At the moment, I sub for a living. As a student, subbing was my dream job. (Now I dream of having the authority to make some long overdue changes to certain newspapers’ websites, but that’s another post.)
The trouble is, now that I am a sub, I find the job is not what it once was.
Partly that’s the fault of subs themselves, who no longer consider it their job to rewrite copy, remove cliches, check facts or query the angle but are content with ‘making it fit’.
And partly it’s down to that oft-repeated ‘truth’: subs aren’t needed for the internet.
So print subs resign themselves to becoming irrelevant. And as a result, they become irrelevant.
I disagree. Here’s three of the reasons why:
1. In many newsrooms the internet revolution is still in its infancy. And I’ve never been in a newsroom where a reporter and news editor have the time to produce two distinct versions of a story for each medium. Who’s going to take the print copy and sub for the web (and of course vice versa)?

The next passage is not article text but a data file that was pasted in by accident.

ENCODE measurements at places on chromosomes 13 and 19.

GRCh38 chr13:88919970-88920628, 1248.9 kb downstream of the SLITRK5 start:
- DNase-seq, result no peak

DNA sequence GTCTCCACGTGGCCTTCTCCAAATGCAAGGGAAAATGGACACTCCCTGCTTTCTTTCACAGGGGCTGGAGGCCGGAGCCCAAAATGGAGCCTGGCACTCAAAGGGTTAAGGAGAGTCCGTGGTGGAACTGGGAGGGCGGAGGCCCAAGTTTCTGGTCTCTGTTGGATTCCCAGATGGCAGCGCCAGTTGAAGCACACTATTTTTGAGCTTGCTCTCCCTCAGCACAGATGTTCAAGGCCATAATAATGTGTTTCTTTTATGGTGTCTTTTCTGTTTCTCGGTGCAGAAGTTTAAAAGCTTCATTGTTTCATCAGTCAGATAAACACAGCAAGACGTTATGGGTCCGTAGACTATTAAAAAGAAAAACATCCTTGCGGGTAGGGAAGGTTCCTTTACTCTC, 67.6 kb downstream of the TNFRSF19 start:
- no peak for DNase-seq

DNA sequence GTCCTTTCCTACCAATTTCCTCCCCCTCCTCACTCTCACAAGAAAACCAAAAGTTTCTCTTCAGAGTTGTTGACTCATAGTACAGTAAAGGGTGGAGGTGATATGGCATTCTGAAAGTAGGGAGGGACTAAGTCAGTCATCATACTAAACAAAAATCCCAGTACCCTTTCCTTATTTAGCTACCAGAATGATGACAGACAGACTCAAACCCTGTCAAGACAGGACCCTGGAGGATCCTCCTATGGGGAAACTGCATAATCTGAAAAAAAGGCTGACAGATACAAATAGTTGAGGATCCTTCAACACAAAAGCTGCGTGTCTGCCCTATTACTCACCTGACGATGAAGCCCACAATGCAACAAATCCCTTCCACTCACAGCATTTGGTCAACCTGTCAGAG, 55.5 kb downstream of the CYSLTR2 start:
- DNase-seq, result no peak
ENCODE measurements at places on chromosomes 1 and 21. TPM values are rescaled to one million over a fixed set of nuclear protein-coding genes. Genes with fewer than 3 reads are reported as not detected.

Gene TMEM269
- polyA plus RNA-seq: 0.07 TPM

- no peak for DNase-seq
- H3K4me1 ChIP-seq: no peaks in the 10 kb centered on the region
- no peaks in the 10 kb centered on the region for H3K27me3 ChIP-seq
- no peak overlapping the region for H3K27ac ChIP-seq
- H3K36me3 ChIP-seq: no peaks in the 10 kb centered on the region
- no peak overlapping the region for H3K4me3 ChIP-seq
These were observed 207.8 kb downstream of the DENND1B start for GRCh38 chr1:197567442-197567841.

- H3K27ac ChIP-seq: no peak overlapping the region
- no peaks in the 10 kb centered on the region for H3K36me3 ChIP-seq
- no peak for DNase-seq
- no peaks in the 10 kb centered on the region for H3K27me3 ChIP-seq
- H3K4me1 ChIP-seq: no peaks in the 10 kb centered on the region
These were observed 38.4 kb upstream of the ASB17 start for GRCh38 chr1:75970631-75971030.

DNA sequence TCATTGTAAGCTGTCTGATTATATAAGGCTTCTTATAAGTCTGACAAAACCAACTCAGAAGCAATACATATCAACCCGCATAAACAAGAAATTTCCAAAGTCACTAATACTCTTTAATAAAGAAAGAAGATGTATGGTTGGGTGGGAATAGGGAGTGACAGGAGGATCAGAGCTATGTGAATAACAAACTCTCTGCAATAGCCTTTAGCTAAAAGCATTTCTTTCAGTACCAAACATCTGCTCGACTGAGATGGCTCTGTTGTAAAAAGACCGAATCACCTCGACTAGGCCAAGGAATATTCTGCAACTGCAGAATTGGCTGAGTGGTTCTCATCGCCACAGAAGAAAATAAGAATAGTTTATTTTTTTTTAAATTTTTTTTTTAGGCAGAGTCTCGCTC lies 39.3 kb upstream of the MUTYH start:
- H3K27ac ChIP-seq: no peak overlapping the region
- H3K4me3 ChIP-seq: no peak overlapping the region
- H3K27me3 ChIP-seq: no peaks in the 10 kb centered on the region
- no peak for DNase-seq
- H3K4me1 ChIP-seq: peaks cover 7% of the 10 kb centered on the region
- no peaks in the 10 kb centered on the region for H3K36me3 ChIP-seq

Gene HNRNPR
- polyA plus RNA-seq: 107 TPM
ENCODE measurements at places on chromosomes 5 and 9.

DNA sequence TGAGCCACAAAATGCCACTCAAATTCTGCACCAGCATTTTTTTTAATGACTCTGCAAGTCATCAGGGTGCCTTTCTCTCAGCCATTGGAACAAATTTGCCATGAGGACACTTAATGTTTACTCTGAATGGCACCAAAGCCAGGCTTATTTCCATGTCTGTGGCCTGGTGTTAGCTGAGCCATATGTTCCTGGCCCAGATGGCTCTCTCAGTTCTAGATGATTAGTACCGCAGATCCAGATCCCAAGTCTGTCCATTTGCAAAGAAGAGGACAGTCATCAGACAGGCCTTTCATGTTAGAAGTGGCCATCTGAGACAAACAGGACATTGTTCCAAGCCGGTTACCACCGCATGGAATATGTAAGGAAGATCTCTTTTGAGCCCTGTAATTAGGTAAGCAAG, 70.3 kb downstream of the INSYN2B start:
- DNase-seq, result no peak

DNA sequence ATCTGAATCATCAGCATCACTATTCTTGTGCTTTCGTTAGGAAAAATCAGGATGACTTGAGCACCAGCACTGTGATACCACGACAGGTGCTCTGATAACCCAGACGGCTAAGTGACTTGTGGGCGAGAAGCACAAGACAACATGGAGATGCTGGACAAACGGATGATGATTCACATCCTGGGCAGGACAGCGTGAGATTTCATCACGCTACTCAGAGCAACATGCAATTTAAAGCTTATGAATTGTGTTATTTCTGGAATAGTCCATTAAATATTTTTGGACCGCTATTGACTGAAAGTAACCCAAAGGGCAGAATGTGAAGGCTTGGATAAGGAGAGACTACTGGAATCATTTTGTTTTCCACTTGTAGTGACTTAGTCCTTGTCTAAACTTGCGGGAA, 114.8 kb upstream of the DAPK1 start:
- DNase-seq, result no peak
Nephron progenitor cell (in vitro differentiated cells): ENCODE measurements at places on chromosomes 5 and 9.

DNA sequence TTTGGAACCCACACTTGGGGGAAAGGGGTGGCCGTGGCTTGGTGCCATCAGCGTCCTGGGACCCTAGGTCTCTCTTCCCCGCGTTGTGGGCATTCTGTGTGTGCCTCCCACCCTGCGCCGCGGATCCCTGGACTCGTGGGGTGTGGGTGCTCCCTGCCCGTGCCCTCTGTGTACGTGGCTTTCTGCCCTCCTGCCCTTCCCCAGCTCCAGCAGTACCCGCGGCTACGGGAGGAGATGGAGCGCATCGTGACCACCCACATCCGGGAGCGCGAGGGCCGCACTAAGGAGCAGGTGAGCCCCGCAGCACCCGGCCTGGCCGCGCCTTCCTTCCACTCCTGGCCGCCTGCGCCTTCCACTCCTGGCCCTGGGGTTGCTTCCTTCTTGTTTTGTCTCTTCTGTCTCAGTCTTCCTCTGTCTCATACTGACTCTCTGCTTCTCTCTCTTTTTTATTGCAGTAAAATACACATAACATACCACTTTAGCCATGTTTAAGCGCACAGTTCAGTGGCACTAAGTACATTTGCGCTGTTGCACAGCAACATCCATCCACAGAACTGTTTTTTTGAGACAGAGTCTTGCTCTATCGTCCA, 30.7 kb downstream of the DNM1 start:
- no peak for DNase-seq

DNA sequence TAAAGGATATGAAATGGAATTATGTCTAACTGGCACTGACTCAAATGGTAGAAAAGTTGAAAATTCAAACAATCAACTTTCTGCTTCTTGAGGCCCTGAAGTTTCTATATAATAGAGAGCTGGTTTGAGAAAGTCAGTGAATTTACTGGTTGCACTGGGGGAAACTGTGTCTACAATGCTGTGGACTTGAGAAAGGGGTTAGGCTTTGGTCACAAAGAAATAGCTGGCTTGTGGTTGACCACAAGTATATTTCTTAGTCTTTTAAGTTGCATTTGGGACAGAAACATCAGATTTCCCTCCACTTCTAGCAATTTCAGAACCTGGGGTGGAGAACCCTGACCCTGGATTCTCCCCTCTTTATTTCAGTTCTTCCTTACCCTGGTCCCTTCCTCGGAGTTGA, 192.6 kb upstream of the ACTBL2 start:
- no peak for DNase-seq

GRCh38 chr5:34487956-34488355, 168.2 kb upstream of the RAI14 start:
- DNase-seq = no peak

2. Web headlines are an art. we all know how important geo-tagging and SEO is. But if you want a web headlines that don’t consist solely of place names and SEO terms, you need someone with skill and imagination.
3. Similarly, the web intro that is all the reader sees of the story. Should it be the same as the one that has appeared/will appear in the paper? What about your feature content? How we sell the story to the reader is, if anything, more important than in print.
Now I know there will those who say reporters can do all that, the Northcliffe give-them-a-box-and-
they’ll-fill-it school of subbing.
But I’ve never been in a newsroom where they were doing successfully. And I’d bet that’s the case in lots of the smaller regional newsrooms.
So the challenge for the sub who wants to survive is to make themselves relevant. Don’t just upload what you’re given in the form you’re given it. Apply the skills that got you the job in the first place.